Academic journal article Hong Kong Journal of Psychiatry

Development of Health Service Policy for People with Learning Disability in the United Kingdom

Academic journal article Hong Kong Journal of Psychiatry

Development of Health Service Policy for People with Learning Disability in the United Kingdom

Article excerpt


The evolution of health services for people with learning disability in the UK is reviewed in the context of health policy, with an emphasis on developments since the formation of the National Health Service in 1948.

Key words: Clinical Governance; Community Care; Learning Disability; Mental Handicap; Mental Retardation; National Health Service; Services


In pre-industrial Britain, people with severe learning disability (severe mental retardation) were looked after by their families, although institutions began to appear from the late 13th century. Those with milder degrees of retardation usually found some suitable work in what was largely an agricultural economy heavily dependent on manual labour. However, following the industrial revolution in the 18th century, there was a large shift of populations into the developing towns and cities. The complexities of urban industrial life soon exposed vulnerable groups of people, particularly the mentally ill and those with learning disabilities. These people were suddenly 'visible' and became a political embarrassment as they gravitated to prisons and workhouses.

Initially, legislation and care provision did not distinguish between the mentally ill and learning disabled. However, by the late 19th century, the onset of compulsory education identified people who could not cope with mainstream educational services (Elementary Education [Defective and Epileptic Children] Act, 1899) and institutions for the training and education of 'defectives' began to appear.

The initial aim of these special services was to return people to the community after a period of training but, by the early part of the 20th century, fears about the high birth rate amongst the 'feeble-minded' and ideas, perpetrated by the eugenics movement, about their high birth rates diluting the quality of the gene pool in the general population, prompted a trend towards longer term care.

The Mental Deficiency Act of 1913 differentiated between 'idiots' (severe learning disabilities), 'imbeciles' (moderate learning disabilities), 'feeble minded' (mild learning disabilities) and 'moral defectives'. Provision was made for statutory institutional care or community care under licence or guardianship for people who could not be cared for in society. Institutions were also established for 'defectives' with violent propensities. Local Mental Deficiency Committees, run by local government, acted as gatekeepers, providers, and inspectors of institutions. Local Authorities were also responsible for training and daytime occupation.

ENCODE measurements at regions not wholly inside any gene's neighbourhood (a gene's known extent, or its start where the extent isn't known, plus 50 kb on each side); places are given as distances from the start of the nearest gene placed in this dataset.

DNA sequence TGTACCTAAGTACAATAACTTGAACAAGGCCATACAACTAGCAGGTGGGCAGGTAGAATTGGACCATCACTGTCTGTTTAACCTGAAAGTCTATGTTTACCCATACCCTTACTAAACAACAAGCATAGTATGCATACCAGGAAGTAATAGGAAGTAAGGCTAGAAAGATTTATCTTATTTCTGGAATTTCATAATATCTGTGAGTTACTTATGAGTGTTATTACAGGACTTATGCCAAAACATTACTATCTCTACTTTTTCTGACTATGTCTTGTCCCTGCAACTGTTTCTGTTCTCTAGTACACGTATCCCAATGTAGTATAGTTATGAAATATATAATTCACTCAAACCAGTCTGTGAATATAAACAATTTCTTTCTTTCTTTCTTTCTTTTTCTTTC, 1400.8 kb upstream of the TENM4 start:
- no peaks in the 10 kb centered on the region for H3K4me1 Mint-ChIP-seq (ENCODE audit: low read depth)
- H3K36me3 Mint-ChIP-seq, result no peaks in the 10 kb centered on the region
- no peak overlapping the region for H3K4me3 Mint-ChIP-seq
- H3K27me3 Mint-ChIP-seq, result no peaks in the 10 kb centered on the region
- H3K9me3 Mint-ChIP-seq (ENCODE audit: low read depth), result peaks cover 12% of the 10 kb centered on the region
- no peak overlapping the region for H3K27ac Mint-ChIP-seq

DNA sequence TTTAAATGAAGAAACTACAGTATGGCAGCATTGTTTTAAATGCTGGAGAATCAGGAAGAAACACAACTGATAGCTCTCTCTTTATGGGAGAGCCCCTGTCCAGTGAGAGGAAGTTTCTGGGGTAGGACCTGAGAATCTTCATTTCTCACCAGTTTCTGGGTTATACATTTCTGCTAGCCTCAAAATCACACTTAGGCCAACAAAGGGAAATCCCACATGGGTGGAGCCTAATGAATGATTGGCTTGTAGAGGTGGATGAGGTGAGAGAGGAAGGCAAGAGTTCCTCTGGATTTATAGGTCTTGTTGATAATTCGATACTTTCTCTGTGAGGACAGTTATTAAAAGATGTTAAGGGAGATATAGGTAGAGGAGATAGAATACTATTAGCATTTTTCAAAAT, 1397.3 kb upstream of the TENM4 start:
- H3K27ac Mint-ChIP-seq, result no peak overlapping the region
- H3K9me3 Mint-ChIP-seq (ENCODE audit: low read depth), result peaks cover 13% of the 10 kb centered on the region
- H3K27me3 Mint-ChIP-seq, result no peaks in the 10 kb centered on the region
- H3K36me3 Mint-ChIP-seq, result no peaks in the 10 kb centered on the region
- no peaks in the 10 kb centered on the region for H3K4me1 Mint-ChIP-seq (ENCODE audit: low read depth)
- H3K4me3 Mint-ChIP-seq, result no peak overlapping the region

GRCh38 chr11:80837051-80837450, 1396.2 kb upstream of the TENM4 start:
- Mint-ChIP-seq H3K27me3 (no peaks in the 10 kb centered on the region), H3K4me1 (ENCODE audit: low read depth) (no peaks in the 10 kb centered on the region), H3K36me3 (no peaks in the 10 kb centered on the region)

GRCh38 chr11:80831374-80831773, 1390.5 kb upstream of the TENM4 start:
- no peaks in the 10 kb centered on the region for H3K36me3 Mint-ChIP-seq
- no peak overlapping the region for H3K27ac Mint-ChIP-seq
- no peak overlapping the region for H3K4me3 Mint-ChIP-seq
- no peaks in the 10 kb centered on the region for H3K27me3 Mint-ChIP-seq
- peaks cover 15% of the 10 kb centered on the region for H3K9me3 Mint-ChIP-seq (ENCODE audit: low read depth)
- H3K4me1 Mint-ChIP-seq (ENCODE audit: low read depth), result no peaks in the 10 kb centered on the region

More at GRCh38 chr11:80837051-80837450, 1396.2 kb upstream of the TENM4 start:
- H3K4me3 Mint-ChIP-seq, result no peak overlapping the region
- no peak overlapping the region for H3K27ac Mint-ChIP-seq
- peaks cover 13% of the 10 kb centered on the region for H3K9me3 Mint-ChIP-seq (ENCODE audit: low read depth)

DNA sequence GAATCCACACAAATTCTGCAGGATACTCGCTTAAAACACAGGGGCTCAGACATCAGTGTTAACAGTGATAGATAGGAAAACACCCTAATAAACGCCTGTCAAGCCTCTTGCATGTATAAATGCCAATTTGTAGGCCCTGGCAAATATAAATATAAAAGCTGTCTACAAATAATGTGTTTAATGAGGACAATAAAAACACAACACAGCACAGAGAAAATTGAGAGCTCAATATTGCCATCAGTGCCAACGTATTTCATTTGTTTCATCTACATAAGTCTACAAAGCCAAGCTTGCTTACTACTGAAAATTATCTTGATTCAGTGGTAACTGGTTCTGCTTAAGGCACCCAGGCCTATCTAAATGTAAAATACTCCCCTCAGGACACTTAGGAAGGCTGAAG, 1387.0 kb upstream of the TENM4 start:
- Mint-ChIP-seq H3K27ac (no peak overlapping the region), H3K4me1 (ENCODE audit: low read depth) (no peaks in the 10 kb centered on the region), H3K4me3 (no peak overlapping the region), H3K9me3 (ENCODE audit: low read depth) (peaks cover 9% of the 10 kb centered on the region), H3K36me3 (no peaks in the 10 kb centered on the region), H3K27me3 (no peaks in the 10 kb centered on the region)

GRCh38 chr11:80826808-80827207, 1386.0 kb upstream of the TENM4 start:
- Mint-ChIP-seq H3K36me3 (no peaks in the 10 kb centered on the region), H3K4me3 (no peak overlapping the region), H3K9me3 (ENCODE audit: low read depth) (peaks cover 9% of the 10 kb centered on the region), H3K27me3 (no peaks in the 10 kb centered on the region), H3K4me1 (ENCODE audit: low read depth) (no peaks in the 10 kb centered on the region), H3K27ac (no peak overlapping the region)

1948 TO 1969

Until the onset of the National Health Service (NHS) in 1948, all services for people with learning disabilities were in effect provided by local government in a variety of settings including institutions, residential colonies, and day care settings. The majority of the staff in the institutions were unqualified 'attendants', although some of the larger institutions had part-time medical staff or a medical superintendent.

When the National Health Service was formed, these institutions, housing some 50,000 inmates and varying in size from 20 beds to 2000 beds, were re-designated as 'hospitals' whilst day care services remained under the local government authorities as before.

By the 1960s, the hospital population had peaked at 64,000 patients. Recruitment of specialist staff was increasingly successful and a wide range of medical, nursing psychology, and allied professionals entered the service. Diagnosis, treatment, teaching, and research achieved greater prominence in the activities of institutions. State enrolment of specialist learning disability nurses was initiated in 1964.

The first glimmerings of a shift back towards community care came in 1965 with the publication of a government document Improving the Effectiveness of Services for the Mentally Subnormal, which advocated returning people to supported life in the community. …

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